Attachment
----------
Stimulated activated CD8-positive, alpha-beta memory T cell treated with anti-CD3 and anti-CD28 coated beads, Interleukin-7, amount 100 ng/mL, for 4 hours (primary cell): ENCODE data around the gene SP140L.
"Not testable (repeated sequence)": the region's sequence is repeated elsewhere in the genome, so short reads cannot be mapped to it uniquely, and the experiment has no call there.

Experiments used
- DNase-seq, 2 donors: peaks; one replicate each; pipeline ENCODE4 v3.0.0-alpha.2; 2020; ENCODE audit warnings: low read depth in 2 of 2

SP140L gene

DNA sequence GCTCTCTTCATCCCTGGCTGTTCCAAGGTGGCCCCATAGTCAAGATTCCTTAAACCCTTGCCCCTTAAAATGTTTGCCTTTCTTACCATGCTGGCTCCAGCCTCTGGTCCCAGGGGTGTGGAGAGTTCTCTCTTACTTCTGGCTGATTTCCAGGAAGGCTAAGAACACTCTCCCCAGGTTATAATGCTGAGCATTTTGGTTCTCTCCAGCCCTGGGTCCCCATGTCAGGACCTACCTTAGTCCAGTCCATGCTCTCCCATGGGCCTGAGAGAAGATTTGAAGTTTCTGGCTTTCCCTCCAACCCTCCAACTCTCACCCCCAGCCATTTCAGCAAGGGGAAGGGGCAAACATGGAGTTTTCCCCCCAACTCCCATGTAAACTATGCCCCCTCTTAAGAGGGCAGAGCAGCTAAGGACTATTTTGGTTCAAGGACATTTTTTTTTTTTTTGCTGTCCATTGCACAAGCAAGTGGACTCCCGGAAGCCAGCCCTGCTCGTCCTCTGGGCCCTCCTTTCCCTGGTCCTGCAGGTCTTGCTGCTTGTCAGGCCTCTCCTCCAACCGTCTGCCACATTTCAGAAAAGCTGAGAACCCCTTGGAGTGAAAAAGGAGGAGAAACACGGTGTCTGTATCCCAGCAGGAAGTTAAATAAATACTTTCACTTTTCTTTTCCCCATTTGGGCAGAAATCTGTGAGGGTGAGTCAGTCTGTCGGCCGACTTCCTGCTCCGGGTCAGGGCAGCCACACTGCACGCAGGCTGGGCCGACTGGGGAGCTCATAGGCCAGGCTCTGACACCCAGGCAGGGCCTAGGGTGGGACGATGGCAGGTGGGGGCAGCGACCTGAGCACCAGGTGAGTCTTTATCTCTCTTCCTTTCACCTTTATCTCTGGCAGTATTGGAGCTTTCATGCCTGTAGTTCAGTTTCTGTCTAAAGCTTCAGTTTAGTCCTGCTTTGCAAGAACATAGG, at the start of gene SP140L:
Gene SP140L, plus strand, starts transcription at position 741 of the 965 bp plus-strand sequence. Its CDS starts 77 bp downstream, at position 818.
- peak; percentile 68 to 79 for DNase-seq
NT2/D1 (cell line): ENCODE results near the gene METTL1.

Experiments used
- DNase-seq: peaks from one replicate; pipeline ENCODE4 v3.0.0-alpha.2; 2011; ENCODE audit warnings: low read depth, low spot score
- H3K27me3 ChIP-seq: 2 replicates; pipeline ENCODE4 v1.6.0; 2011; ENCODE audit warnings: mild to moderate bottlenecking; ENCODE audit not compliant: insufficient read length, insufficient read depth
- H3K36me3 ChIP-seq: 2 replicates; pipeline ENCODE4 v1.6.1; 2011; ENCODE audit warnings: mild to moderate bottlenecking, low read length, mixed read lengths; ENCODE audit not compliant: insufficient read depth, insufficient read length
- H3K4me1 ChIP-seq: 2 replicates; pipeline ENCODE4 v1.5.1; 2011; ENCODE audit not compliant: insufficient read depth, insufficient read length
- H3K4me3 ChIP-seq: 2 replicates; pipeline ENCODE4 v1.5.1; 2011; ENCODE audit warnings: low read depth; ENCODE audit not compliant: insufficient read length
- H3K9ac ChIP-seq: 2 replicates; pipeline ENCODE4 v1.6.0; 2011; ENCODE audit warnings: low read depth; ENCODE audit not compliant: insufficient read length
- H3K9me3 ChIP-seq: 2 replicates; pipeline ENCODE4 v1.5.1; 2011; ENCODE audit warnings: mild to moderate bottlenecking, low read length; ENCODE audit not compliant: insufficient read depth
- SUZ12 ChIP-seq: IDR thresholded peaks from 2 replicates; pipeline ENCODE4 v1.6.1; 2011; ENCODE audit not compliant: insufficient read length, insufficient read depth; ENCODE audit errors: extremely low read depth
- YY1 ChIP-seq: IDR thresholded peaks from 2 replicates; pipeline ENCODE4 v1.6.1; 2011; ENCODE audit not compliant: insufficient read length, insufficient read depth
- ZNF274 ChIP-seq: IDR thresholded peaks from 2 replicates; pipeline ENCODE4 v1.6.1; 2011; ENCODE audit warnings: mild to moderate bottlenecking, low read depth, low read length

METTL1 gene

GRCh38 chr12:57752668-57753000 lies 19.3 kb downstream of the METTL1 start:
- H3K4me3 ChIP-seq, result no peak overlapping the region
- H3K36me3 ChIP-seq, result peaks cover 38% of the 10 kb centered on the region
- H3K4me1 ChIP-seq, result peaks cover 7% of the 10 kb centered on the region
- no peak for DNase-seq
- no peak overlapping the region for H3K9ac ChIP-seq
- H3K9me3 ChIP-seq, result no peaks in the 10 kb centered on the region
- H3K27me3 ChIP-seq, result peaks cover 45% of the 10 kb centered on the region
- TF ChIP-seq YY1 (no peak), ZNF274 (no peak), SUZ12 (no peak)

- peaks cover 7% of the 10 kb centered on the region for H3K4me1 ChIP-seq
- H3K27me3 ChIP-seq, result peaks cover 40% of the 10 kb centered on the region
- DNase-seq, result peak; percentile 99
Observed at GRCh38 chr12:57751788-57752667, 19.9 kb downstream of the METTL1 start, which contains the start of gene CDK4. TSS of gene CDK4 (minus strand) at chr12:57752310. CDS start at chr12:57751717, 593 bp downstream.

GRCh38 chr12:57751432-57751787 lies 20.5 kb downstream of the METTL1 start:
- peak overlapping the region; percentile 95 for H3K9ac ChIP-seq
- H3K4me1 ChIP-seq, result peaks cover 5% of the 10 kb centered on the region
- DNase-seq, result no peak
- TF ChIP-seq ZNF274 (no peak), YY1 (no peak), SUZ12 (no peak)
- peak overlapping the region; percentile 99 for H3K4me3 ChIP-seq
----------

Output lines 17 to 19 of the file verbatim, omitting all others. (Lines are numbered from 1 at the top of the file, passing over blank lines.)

- H3K9me3 ChIP-seq: 2 replicates; pipeline ENCODE4 v1.5.1; 2011; ENCODE audit warnings: mild to moderate bottlenecking, low read length; ENCODE audit not compliant: insufficient read depth
- SUZ12 ChIP-seq: IDR thresholded peaks from 2 replicates; pipeline ENCODE4 v1.6.1; 2011; ENCODE audit not compliant: insufficient read length, insufficient read depth; ENCODE audit errors: extremely low read depth
- YY1 ChIP-seq: IDR thresholded peaks from 2 replicates; pipeline ENCODE4 v1.6.1; 2011; ENCODE audit not compliant: insufficient read length, insufficient read depth